Evil Burndown Charts

January 26, 2009

This post is in response to Tim Ross’s post on ‘Are¬†Burndowns Evil?

Tim asks how useful a Burndown chart is, especially in the case of a new team with a new or unknown code base. A burn down chart (with an ideal line) for a new team immediately gives a team ‘schedule pressure’. Some may say that pressure instantly kills creativity and induces a ‘get it done’ mentality. I’d like to disagree, just a little bit. I think what little pressure a burn down gives at the start of the iteration can be a good thing. Every team needs a little hustle. Indeed in the case of a new team after a few days of a flat line bundown, this could well start having it’s negative affects, but this is down to the team. Should the team’s first call of action be to abandon all quality, that for me is a people problem. A fresh new team with no idea of it’s velocity should be made aware that the burndown for them is very much an indicator. I think this indicator is always a good thing. It tells us early, if we’ve overcommited and vice versa. It can inform your decision on changing and new requirements.

When a Burndown is used by project managers or anyone else to see how much work is done, you’ve got a small problem there. As Tim notes this just plain aint true. If you’re strict and award your points only when a task is ‘Done Done’ (and not half the points for half the work) you could misinterpret the burndown as saying no one’s done any work. Again its indicating how much of the work, maybe a better way of putting it would be business value, you committed to has been delivered, and perhaps even is ready to ship.

Breakthroughs, insights, and epic refactorings. You can consider these to be big chunks of work that go toward improving the code base and potentially not adding any immediate business value. Now let me stress here that these types of changes go a long way to a maintainable code base. No one likes working with a big ball of mud, and it’s not just a selfish emphasis. From a purely business focused view allowing the time for these kinds of things early and often plain old means you get more for your money in the long run. Code changes get cheaper and code changes. (period).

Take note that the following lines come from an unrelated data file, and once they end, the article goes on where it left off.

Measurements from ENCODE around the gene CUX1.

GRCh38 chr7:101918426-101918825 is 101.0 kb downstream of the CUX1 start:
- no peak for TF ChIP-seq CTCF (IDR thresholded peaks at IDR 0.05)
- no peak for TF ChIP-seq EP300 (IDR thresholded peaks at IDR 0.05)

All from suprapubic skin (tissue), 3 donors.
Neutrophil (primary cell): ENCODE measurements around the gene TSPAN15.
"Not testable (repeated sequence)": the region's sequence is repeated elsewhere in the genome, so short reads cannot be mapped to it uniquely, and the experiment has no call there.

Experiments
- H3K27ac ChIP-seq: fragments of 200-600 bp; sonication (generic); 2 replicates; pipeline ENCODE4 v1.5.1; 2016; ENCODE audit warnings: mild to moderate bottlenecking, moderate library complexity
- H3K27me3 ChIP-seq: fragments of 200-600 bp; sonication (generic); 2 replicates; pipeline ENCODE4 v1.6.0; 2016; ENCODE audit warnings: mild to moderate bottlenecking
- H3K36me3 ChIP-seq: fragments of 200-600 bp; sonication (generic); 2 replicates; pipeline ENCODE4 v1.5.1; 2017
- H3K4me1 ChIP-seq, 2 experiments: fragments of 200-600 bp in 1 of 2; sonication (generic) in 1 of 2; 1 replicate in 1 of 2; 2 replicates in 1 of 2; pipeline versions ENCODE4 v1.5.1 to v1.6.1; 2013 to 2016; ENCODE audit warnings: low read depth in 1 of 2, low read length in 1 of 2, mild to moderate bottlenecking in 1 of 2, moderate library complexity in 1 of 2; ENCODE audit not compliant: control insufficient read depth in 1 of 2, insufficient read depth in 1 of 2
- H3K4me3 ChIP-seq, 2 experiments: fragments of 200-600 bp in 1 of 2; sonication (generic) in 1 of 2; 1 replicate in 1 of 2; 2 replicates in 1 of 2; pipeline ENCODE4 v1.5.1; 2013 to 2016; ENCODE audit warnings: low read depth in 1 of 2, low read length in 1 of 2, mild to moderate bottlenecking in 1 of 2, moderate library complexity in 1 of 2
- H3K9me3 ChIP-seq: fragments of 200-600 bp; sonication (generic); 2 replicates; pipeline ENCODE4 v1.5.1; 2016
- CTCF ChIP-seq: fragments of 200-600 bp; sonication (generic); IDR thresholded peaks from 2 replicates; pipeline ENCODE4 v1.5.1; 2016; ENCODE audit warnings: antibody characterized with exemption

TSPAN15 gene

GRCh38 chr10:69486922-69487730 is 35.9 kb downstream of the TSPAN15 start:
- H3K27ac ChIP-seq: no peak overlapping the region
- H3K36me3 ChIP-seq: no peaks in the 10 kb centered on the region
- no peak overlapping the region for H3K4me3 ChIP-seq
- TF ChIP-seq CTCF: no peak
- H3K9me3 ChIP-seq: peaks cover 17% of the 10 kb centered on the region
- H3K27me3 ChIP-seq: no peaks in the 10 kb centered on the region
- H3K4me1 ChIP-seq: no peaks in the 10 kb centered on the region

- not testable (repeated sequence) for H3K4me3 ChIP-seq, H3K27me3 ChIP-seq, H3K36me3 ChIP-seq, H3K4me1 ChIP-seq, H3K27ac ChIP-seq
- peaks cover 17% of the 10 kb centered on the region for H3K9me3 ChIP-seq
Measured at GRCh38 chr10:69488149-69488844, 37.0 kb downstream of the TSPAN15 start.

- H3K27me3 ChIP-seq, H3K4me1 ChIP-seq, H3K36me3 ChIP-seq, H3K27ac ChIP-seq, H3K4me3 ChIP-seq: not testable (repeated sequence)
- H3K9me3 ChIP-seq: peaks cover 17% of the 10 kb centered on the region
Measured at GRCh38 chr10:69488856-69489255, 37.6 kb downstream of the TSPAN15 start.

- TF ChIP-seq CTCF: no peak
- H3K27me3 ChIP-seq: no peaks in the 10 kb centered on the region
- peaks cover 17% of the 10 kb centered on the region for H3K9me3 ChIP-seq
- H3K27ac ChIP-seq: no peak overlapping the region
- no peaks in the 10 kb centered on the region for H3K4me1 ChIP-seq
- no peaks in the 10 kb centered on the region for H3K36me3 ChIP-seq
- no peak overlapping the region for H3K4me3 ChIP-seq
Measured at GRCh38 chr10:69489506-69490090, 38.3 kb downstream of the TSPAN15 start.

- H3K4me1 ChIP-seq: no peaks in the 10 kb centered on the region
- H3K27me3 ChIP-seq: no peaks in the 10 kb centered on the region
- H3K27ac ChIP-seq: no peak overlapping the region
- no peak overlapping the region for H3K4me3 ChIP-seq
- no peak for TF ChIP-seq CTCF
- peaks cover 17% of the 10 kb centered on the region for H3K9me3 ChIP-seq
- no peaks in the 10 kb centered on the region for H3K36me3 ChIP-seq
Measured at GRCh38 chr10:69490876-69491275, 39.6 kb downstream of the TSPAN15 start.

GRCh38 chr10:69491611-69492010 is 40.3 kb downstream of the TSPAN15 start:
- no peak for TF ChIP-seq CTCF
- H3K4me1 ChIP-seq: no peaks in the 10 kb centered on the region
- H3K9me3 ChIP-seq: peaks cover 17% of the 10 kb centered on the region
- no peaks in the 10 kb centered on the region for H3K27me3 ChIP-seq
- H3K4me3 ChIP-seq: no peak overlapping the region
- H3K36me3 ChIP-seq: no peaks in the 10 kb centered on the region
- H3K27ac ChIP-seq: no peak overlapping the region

Burn-downs don’t reflect the value a team gets from such activities very well, and indeed this could lead to a vicious circle of teams never getting to implement these insights, which would be plain wrong. I think the key thing here is to note that the burn-down would actually allow you to make a slightly more informed decision as to when to take on these tasks. Some would say later is always the wrong time to do them, that they would get neglected and forgotten. Now I’m sure small easily lost refactorings should come in to your normal work flow and therefore velocity, so I’m not including them in this. The larger pieces, well they may well need to wait, perhaps even in future iterations they can be thought about and planned for, assigned points. Some what of a technical story, but when it’s presented and it’s value weighted and dare I say it costed, this is something quite more powerful to present to people that pay the bills. The automatic notion that these things should be done as soon as they’re discovered is almost a form of premature optimisation in my opinion.

To summarise, indeed a burn-down charts use can get lost for a new team, and it shouldn’t be the focus of morning stand-ups, it’s an information radiator, not an information altar. Use it effectively, and don’t let it make you feel so bad so easily!

If you’d like to know what good a burn-down chart is for a team that has a velocity, search the Internet.

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Sustainable pace

January 2, 2009

One of the great things about Agile software development that I’ve noticed is sustainable pace. Planning poker, point based estimation and velocity are all great tools for finding a team’s sustainable pace. Knowing a team’s velocity and consistent estimating by the entire team, allows a team to commit to as much work as it is (increasingly) likely to complete, and complete consistently.